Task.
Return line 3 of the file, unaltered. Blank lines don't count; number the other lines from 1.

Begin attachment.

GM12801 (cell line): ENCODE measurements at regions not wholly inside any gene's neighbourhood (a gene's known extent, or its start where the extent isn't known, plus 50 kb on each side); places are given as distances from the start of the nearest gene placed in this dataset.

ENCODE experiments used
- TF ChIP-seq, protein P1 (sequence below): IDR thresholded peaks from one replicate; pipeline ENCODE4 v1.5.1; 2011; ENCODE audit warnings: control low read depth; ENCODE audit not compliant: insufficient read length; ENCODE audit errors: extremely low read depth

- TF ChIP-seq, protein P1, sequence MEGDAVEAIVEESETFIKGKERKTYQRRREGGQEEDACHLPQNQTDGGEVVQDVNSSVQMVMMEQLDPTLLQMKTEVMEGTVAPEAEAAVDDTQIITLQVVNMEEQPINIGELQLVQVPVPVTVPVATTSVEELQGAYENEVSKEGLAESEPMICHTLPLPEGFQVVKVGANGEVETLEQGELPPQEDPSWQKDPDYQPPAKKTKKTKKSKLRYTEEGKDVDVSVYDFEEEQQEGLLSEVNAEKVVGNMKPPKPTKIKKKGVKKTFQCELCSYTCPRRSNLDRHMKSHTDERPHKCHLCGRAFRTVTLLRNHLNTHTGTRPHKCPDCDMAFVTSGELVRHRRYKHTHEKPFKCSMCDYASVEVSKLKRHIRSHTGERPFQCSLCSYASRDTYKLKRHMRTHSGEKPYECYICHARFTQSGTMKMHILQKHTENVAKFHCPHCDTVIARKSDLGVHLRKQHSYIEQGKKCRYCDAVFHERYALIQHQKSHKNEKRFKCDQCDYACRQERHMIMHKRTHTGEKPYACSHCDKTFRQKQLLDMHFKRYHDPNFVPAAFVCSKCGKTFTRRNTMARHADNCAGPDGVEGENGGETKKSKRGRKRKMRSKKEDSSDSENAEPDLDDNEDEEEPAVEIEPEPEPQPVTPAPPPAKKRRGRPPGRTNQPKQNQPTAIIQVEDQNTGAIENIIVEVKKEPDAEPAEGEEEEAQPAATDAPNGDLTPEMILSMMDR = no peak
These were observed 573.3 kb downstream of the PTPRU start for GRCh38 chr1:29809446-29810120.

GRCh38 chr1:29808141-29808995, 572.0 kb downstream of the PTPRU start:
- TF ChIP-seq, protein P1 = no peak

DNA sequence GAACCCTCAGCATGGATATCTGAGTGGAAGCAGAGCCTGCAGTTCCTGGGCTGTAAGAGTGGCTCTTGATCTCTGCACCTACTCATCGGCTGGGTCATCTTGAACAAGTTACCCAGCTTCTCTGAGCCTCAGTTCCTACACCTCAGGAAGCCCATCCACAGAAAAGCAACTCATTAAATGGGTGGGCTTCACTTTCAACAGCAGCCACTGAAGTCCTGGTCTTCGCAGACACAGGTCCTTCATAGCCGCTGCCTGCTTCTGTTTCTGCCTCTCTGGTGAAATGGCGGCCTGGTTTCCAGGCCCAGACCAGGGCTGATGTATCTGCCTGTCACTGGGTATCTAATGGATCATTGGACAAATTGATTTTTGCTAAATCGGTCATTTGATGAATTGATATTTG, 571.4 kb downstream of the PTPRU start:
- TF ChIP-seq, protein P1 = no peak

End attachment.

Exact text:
- TF ChIP-seq, protein P1 (sequence below): IDR thresholded peaks from one replicate; pipeline ENCODE4 v1.5.1; 2011; ENCODE audit warnings: control low read depth; ENCODE audit not compliant: insufficient read length; ENCODE audit errors: extremely low read depth